VE Day parties 'made people drop their guard and caused coronavirus cases spike' that led to Weston Super Mare hospital turning patients away three weeks later, claims expertby Henry Martin
- Weston General Hospital has stopped taking patients yesterday morning
- It said the move was 'precautionary' but did not reveal any more details
- Experts said socialising on VE Day was responsible for an influx of Covid cases
- Here’s how to help people impacted by Covid-19
An NHS hospital in a Somerset seaside hotspot was forced to stop taking new patients due to 'a high number' of coronavirus cases following VE Day, a doctor has claimed.
Weston General Hospital, Weston-super-Mare, dramatically announced that it could not take any more admissions, including into A&E, yesterday morning.
Experts have said socialising on the anniversary of VE Day was responsible for an influx of Covid cases - and warned that more hospitals could follow if the country does not heed official instructions to stay indoors.
Dr Bharat Pankhania, a lecturer in public health medicine at the University of Exeter, told The Sun: 'They have got too many cases and it is unfortunate as it reflects what was going on two or three weeks ago.
'It is activities like VE Day where people drop their guard that have led to new infections.
'If people start to drop their guard they will get infected and it will lead to a rise in the transmission of new infections.'
It is also thought that Britons enjoying the beaches amid hot weather was a factor in the spike in admissions.
Health chiefs have warned that all hospitals have 'frequent' changes in admissions. But questions were asked over whether the blame may lie on crowds who have flocked to the town to enjoy the sun since lockdown was slightly eased.
Thousands of people travelled to the South West and other coastal areas as soon as the government allowed nationwide travel again on May 13.
Weston-super-Mare's mayor even admitted 'you can't rule it out', when questioned if scores of Britons on the beach were to blame for the surge in cases. Furious Brits warned VE day celebrations on the beach on May 8 were 'coming home to roost', and one warned a second wave 'rolling' into the South West.
It is not the first time hospitals have been overwhelmed amid the coronavirus crisis, which began to spiral out of control in mid-March.
One NHS hospital in London was forced to declare a 'critical incident' early on in the crisis, after running out of intensive care beds. Other hospitals in the capital have allegedly had to turn away coronavirus patients because they were running out of beds, according to staff.
Sun-worshippers carried on descending on parks and beaches today, amid an expected 79F heatwave, in rebellion against the Government defending the actions of a senior aide breaking lockdown rules.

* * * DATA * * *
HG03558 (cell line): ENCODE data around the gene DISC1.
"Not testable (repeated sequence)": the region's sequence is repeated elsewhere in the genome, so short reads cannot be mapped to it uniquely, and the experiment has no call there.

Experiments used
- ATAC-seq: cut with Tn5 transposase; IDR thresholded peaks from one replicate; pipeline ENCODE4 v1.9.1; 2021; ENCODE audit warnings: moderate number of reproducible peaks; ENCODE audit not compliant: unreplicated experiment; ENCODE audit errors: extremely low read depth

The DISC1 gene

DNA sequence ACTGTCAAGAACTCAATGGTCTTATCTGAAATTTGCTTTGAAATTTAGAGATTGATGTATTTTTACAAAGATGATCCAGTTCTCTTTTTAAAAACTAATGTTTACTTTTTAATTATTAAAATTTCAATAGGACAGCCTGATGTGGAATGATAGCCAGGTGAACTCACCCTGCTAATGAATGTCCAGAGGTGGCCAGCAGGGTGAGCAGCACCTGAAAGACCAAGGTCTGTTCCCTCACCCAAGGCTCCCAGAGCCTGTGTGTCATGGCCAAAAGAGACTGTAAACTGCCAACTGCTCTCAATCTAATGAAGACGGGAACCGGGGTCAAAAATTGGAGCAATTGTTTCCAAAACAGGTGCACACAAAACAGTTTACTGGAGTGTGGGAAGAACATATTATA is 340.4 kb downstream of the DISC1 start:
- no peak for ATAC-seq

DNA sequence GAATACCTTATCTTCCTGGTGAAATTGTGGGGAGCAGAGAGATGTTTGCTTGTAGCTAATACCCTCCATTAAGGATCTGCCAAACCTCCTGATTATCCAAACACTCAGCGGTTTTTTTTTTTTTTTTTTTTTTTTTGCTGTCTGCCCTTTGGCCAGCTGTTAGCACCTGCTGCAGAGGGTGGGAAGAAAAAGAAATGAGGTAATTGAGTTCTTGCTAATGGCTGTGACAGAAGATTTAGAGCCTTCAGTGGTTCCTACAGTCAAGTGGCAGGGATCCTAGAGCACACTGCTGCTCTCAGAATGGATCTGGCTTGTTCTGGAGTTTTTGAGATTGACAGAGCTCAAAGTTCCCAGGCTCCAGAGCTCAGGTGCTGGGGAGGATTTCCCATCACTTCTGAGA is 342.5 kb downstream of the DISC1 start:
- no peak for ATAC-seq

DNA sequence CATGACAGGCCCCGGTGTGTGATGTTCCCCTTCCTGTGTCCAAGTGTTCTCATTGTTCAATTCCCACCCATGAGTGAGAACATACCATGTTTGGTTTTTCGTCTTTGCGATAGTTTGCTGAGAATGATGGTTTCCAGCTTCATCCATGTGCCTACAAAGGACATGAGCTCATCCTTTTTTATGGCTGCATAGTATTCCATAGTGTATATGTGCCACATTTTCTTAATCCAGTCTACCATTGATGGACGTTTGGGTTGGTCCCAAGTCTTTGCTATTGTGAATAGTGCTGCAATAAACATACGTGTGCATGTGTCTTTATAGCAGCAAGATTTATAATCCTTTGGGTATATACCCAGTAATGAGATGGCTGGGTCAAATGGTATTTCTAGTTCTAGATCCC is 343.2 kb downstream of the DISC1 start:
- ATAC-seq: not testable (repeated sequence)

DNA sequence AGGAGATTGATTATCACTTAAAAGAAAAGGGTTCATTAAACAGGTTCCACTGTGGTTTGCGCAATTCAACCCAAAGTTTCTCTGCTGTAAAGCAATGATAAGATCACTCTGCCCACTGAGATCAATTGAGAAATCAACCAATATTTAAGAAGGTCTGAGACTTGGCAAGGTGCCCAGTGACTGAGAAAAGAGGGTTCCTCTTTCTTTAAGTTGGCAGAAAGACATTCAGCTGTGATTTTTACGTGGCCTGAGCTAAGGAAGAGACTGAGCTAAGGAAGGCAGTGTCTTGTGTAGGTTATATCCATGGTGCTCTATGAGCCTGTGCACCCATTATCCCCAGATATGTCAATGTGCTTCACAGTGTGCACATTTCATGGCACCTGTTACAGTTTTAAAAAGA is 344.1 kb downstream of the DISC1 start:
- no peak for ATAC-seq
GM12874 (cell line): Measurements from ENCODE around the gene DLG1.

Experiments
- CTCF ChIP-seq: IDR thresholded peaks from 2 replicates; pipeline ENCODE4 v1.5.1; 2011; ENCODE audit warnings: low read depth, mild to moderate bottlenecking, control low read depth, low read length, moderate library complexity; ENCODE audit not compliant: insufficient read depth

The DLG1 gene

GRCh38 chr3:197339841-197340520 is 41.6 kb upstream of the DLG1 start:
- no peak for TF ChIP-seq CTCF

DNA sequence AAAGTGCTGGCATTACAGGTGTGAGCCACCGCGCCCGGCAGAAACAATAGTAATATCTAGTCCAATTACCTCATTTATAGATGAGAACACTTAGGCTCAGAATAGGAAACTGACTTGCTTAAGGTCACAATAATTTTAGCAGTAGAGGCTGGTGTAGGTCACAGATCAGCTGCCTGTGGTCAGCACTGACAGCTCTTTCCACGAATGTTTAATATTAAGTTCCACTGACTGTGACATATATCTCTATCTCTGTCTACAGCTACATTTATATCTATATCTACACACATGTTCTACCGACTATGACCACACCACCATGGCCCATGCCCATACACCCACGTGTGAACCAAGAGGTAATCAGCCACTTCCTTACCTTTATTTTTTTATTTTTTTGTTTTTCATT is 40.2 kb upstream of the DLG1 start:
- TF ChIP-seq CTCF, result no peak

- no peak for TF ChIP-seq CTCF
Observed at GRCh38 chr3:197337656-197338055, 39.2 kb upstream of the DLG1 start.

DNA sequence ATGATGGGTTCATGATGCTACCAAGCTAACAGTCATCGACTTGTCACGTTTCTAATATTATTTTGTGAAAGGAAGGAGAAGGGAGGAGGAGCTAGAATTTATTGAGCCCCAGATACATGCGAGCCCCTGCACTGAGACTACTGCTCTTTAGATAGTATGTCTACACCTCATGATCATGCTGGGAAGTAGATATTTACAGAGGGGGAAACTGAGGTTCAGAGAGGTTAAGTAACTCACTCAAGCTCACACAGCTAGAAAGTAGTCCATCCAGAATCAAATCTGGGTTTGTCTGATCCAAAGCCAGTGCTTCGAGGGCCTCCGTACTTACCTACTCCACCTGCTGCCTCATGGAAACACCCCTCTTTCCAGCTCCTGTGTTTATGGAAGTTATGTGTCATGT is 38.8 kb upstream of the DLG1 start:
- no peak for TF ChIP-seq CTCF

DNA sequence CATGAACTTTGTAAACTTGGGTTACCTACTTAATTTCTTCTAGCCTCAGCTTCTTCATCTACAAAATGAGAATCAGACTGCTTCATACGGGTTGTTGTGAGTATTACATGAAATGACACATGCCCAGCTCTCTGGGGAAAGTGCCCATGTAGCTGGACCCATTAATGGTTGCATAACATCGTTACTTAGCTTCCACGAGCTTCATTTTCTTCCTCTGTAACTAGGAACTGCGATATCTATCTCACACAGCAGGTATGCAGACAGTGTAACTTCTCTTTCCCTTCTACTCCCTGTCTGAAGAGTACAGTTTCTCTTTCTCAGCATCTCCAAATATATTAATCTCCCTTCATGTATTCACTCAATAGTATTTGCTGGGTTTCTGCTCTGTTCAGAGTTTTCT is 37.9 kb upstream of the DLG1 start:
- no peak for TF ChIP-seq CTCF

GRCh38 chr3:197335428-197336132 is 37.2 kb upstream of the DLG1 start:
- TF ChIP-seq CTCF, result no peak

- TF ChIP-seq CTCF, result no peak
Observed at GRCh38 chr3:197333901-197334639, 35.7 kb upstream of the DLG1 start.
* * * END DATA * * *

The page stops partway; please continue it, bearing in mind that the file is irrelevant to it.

The Prime Minister has said Dominic Cummings would not be sacked over 260-mile trip he took from London to his parents' home in Durham while he and his wife were self-isolating with coronavirus symptoms, prompting a furious reaction from Britons who have been making huge sacrifices to abide by the restrictions.
NHS figures show the number of patients in hospitals with Covid-19 has reduced as a result of Britain's lockdown - admissions have dropped 11 per cent in a week.
WHY DOES THE SOUTH WEST HAVE SO FEW DEATHS?
The South West, which includes Cornwall, Devon, Dorset and Somerset, has had the fewest COVID-19 deaths in England (1,157).
This will be for a number of reasons including those based on the region's geographical demographics, such as the fact it is largely rural - with the second-highest proportion of rural population in the UK - and less densely populated than other parts of England.
Population density plays a significant role in infection rate, and therefore deaths. London has had 26,780 confirmed COVID-19 cases compared to the South West's 7,524.
Data released by the Office for National Statistics on 1 May found the fatality rate of COVID-19 is six times higher among those living in major cities than in rural areas. No rural area of England and Wales had a death rate higher than 21.9 at the time of the study.
The ethnicity, and income of wealthy and predominantly white South West citizens may partially explain the lower infections and deaths. The region has some of the lowest unemployment rates and highest rates of house ownership without debt, 2011 figures show.
The ONS study shows that once you take the age of population into account, the rate of deaths involving COVID-19 is roughly twice as high in the most deprived areas of England and Wales as in the least deprived.
London - the epicentre of Britain's outbreak - had the highest mortality rate, with 85.7 deaths per 100,000 people. In comparison, Weston-super-Mare has 11 deaths per 100,000 people.
Those living in poverty smoke and drink alcohol more and are more likely to be obese - all of which increase the likelihood of chronic health conditions.
They are more likely to have key worker jobs such as in a supermarket, public transport, or in hospitals, which means they are more at risk of exposure to the virus than someone who is able to work from home.